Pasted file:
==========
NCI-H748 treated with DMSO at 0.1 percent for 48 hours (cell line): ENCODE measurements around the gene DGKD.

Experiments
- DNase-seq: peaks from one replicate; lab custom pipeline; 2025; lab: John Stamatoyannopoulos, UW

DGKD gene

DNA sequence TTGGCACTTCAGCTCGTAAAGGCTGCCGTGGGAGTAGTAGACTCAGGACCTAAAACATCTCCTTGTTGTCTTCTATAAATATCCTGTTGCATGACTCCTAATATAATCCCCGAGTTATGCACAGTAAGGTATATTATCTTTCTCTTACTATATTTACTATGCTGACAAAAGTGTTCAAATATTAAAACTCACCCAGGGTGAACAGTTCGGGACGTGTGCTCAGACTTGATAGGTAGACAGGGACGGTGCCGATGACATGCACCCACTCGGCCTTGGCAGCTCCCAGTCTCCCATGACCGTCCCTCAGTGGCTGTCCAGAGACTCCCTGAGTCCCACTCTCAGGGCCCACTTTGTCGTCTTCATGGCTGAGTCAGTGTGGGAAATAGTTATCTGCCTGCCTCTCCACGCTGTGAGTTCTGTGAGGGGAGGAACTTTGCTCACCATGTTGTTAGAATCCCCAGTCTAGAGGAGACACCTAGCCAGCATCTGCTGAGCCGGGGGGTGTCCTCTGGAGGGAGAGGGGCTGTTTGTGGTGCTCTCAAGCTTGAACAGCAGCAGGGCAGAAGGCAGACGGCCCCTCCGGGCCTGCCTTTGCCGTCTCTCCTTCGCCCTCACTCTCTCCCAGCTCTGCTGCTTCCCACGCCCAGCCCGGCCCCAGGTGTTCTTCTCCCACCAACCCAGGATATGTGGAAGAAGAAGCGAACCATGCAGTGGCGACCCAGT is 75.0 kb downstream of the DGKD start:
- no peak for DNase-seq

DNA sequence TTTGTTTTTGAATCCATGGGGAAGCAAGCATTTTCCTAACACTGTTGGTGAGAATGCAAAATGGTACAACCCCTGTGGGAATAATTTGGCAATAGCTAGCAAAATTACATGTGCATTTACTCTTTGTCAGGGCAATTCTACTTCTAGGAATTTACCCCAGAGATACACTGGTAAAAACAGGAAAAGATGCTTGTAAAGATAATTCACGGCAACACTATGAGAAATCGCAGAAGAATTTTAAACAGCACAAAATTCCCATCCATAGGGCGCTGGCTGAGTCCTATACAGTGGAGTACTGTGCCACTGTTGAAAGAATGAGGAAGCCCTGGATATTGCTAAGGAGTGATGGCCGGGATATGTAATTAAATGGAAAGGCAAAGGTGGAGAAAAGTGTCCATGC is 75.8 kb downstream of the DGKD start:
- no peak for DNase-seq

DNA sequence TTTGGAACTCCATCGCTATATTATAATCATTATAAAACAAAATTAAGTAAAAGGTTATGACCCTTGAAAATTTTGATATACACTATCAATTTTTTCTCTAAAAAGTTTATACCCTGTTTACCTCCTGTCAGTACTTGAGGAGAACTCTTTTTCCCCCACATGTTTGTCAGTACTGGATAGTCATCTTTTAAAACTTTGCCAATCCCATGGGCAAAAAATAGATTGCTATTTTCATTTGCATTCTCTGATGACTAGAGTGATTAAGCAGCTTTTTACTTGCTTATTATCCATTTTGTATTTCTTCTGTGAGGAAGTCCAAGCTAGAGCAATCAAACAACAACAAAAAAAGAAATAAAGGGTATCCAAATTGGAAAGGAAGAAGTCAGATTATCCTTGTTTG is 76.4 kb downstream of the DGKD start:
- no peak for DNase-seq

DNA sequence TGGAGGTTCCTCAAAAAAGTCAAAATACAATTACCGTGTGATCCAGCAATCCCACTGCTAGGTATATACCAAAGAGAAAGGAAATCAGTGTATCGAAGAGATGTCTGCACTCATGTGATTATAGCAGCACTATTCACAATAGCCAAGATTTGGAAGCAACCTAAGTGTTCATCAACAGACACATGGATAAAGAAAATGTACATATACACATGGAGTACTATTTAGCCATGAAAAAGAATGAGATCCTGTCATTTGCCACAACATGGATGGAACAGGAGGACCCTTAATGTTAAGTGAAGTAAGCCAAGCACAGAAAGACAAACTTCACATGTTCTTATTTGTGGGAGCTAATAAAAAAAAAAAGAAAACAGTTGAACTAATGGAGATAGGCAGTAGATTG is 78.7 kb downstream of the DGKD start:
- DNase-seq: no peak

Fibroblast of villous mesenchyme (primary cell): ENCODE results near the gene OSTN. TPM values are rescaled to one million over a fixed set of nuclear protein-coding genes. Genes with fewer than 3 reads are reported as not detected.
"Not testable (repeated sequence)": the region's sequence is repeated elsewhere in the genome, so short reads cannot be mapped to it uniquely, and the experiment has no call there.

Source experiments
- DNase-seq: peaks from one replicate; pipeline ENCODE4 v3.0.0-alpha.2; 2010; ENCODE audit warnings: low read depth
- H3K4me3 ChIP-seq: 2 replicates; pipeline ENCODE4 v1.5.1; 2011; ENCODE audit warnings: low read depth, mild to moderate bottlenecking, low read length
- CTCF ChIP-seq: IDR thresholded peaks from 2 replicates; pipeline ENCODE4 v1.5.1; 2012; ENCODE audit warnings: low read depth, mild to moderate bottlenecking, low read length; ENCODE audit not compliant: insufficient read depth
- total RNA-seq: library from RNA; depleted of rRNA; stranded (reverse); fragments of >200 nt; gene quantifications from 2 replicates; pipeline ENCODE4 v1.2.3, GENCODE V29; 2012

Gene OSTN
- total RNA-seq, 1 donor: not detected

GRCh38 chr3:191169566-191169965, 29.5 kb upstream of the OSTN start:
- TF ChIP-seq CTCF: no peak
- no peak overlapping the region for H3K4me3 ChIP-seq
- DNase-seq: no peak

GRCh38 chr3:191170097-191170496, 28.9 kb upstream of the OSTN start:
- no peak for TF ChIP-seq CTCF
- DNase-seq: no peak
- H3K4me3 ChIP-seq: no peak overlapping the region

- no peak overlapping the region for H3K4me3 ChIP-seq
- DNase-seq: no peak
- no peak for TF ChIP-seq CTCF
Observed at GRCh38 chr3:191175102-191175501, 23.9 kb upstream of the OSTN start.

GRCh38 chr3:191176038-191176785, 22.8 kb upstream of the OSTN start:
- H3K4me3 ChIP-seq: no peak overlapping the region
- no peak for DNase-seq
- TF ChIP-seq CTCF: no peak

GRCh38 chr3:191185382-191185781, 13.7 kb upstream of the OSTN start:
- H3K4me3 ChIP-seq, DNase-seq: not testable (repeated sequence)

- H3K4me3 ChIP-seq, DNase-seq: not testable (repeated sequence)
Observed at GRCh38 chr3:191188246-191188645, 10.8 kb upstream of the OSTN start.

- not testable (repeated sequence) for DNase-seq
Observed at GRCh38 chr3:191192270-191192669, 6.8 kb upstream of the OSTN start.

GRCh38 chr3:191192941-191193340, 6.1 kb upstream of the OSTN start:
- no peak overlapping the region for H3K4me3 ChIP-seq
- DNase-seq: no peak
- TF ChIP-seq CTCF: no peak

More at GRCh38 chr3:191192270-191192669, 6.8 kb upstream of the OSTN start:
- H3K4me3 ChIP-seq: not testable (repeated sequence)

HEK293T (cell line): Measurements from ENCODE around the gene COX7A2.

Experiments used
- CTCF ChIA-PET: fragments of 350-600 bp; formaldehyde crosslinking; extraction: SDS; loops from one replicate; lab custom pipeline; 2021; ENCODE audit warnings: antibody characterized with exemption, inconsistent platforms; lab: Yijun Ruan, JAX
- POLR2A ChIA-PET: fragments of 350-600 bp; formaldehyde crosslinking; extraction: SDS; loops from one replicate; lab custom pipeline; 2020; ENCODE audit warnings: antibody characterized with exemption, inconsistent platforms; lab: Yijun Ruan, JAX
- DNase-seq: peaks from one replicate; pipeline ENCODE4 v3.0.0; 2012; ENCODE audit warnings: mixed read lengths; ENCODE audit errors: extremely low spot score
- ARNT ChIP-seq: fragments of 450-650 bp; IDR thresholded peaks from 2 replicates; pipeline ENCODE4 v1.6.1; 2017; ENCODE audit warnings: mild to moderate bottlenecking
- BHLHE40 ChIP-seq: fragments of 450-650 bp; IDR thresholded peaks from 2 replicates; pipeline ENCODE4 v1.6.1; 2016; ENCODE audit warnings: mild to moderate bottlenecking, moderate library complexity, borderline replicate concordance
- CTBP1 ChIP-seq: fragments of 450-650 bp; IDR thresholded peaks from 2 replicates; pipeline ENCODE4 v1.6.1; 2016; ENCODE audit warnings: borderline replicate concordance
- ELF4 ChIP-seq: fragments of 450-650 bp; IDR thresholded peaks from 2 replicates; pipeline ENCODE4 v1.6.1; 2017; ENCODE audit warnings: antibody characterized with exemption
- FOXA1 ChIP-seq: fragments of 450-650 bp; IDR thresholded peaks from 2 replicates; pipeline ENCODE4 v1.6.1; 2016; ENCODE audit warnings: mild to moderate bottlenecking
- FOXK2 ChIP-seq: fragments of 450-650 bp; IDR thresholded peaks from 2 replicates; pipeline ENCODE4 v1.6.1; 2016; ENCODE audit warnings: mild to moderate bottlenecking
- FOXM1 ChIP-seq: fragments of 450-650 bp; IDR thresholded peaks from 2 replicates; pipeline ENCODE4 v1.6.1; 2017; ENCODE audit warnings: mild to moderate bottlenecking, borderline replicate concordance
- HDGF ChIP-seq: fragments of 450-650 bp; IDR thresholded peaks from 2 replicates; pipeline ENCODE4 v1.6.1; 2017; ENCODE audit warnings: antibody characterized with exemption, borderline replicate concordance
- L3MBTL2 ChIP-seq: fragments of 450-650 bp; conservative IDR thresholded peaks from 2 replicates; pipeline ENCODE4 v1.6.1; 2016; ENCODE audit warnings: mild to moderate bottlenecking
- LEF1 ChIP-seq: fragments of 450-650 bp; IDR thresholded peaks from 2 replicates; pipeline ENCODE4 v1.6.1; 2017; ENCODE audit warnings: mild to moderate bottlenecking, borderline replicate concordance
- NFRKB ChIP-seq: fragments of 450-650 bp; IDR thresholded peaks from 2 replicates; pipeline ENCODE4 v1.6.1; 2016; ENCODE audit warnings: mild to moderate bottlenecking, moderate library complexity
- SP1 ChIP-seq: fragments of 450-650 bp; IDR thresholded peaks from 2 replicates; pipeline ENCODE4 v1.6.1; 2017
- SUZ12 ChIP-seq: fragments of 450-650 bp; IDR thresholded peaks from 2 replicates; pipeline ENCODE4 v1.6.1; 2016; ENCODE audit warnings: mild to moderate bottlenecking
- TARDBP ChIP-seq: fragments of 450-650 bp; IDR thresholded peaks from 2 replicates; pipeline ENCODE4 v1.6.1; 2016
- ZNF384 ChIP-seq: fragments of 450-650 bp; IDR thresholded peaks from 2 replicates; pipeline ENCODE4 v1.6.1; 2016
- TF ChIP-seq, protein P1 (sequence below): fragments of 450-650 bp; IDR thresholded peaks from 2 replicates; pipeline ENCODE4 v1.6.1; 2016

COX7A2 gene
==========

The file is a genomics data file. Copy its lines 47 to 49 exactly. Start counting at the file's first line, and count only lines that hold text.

- TF ChIP-seq CTCF: no peak

More at GRCh38 chr3:191192270-191192669, 6.8 kb upstream of the OSTN start:
- H3K4me3 ChIP-seq: not testable (repeated sequence)